Restricting access to regulatory data

Statement No. 339: Restricting access to regulatory Data

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The Chicago Mercantile Exchange (CME) has accused researchers at the Commodities Futures Trading Commission (CFTC) of making illegal use of sensitive market data provided by private sources for research purposes. The Commodity Exchange Act prohibits the disclosure of trading positions and trade secrets. The CME alleges that CFTC research may have allowed outsiders to infer proprietary high-frequency trading strategies. The concerns have led to a short-term disruption of the research program of the CFTC over the last several months as the CFTC investigates these allegations.

Limitations on the use of research data raise issues of broad relevance and import for the financial regulatory process, and not just for markets directly regulated by the CFTC. For example, empirical analyses and related research are valuable and crucial for understanding high-frequency trading. Even where genuine confidentiality issues arise, those concerns are mitigated by the passage of time. The SFRC believes that it is sufficient to constrain the use only of recent data. Older data have the potential to inform our understanding of the underlying markets without revealing current trading strategies, given the staleness of the data and their underlying context. For example, the case for allowing the Federal Reserve not to release data describing the various Maiden Lane portfolios became steadily weaker as the underlying events receded to the distant past.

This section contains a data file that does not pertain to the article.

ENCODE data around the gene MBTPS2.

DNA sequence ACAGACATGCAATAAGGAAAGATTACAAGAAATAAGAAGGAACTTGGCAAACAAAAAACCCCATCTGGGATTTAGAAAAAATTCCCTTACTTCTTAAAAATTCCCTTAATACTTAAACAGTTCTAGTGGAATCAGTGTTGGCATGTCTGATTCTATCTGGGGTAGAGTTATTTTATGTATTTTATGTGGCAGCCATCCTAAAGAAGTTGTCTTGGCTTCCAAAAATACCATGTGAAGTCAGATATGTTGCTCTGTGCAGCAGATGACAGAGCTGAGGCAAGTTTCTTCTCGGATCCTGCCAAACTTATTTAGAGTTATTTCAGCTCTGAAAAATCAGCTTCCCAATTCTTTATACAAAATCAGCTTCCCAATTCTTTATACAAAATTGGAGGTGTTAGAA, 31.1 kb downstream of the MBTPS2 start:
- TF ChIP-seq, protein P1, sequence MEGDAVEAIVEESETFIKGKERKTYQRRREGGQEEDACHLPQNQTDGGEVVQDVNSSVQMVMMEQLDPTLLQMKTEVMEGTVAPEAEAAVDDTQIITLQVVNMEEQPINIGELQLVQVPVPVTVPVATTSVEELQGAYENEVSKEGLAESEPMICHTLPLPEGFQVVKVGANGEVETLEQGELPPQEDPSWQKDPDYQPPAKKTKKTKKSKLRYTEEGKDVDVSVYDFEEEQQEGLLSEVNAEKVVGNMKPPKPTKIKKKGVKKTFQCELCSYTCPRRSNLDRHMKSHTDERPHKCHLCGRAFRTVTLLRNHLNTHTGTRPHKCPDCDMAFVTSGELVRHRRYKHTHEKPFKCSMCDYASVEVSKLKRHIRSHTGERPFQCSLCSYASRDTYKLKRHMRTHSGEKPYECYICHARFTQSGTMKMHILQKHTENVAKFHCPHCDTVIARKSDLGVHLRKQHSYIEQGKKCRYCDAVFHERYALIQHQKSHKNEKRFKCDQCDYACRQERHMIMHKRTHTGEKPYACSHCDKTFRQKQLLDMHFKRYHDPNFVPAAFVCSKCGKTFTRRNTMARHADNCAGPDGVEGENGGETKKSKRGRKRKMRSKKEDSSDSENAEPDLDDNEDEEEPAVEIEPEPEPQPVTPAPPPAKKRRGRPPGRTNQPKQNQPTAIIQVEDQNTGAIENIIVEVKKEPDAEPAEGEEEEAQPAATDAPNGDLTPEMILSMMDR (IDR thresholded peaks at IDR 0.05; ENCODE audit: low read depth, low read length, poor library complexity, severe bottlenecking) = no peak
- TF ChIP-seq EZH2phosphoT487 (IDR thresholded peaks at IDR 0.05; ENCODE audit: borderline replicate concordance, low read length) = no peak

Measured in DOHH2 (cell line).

It is essential that regulatory policies and actions reflect an informed assessment of the empirical realities of the markets. Scholarly research on regulatory issues serves the public interest because it is crucial to the ability of financial regulators to understand financial markets and market participants to critique the work of regulators. Additionally, the inability of staff to publish analyses based upon such data would prevent the regulator from recruiting the talented staff that is necessary to analyze market data through the types of innovative lens that are crucial for understanding complex and sophisticated financial and commodities markets. This perspective is strongly reinforced by the recent rulings of the District of Columbia Circuit Court of Appeals, which have emphasized to regulators the crucial importance of including a credible cost-benefit analysis to achieve favorable judicial review. Meaningful analyses and research reports can be undertaken only if the regulator is in a position to staff such projects and recruit the type of talent and skills that would be needed to undertake them.

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